Researchers have determined the structure of human antibody bound to Zika virus. Findings show that the antibody may be particularly effective since a lower concentration than expected can inhibit an important mechanism of infection. Teams at Vanderbilt and Washington University had already isolated the antibody, but a team led by Michael Rossmann and Richard Kuhn at Purdue University has determined the structural basis for neutralization.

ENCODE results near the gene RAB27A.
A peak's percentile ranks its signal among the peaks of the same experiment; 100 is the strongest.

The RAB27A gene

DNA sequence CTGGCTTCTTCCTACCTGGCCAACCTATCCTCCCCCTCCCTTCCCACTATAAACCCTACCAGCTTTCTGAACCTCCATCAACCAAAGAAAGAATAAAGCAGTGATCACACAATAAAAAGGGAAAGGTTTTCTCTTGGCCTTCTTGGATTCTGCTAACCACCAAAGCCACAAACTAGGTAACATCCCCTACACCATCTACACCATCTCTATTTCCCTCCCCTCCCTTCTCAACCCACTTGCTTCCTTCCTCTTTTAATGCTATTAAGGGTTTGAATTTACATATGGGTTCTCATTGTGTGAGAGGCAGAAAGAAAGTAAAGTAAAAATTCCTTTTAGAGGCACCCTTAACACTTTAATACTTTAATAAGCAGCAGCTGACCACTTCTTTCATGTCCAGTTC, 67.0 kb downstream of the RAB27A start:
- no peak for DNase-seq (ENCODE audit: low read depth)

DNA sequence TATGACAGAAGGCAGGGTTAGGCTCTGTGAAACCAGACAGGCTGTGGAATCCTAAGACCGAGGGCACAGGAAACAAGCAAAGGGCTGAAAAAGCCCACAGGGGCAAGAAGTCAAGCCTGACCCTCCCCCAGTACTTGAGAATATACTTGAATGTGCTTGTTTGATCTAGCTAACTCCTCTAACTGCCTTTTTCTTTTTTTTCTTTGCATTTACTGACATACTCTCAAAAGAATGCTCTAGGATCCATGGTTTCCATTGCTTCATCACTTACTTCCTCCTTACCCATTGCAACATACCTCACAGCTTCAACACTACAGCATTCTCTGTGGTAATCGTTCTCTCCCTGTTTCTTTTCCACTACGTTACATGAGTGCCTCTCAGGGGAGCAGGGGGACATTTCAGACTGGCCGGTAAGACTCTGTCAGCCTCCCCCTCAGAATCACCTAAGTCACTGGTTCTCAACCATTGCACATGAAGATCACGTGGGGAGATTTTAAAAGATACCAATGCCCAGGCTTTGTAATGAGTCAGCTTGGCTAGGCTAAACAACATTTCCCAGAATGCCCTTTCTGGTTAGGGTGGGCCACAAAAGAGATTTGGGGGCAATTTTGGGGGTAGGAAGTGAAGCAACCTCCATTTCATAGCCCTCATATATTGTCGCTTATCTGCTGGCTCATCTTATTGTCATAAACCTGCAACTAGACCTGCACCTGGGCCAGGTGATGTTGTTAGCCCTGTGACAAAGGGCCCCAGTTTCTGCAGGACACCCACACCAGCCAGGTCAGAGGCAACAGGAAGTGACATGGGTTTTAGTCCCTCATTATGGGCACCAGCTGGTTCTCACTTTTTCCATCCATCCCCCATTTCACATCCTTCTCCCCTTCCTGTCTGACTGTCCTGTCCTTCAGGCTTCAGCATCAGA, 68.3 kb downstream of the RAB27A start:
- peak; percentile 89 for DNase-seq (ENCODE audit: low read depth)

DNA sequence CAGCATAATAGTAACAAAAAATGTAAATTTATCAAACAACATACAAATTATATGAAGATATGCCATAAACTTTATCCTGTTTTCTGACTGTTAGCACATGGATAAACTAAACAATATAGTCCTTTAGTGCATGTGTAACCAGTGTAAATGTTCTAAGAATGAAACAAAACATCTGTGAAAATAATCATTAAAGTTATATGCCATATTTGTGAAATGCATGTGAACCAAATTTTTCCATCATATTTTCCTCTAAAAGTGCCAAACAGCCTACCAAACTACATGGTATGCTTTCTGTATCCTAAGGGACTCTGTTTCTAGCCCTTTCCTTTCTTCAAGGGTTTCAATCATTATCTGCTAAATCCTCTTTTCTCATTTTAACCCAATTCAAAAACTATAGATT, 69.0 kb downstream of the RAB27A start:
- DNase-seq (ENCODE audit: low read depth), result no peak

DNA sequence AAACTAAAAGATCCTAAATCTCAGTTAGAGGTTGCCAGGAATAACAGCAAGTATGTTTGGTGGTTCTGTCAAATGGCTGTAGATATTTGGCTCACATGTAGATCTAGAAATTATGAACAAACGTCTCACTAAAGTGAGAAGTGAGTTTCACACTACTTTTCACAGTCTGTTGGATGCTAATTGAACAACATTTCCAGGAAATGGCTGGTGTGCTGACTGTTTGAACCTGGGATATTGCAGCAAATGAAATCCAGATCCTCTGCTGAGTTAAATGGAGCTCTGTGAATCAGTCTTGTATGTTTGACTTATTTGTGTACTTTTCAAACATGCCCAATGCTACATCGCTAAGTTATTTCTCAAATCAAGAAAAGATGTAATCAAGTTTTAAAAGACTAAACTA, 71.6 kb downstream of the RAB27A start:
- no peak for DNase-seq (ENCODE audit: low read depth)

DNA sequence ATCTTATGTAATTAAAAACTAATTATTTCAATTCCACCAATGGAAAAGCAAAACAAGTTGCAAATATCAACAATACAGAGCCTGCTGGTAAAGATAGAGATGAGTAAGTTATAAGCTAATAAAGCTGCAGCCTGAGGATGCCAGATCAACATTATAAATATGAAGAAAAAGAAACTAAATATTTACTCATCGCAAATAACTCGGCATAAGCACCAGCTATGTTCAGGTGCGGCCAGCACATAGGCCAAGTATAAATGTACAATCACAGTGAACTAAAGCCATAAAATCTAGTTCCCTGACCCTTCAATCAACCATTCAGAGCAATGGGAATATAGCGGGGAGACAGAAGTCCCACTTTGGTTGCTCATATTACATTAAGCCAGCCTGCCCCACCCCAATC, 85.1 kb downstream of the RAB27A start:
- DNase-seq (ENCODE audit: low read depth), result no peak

The antibody disrupts viral entry into cells. When Zika virus attaches to a cell's surface, a difference in pH causes Zika envelope protein trimers to expose fusion peptides. This leads to transfer of viral RNA into the cell. The human antibody prevents the pH-triggering mechanism by cross-linking the Zika envelope protein trimers and tying them up. These findings will help in development of antiviral drugs for Zika infection.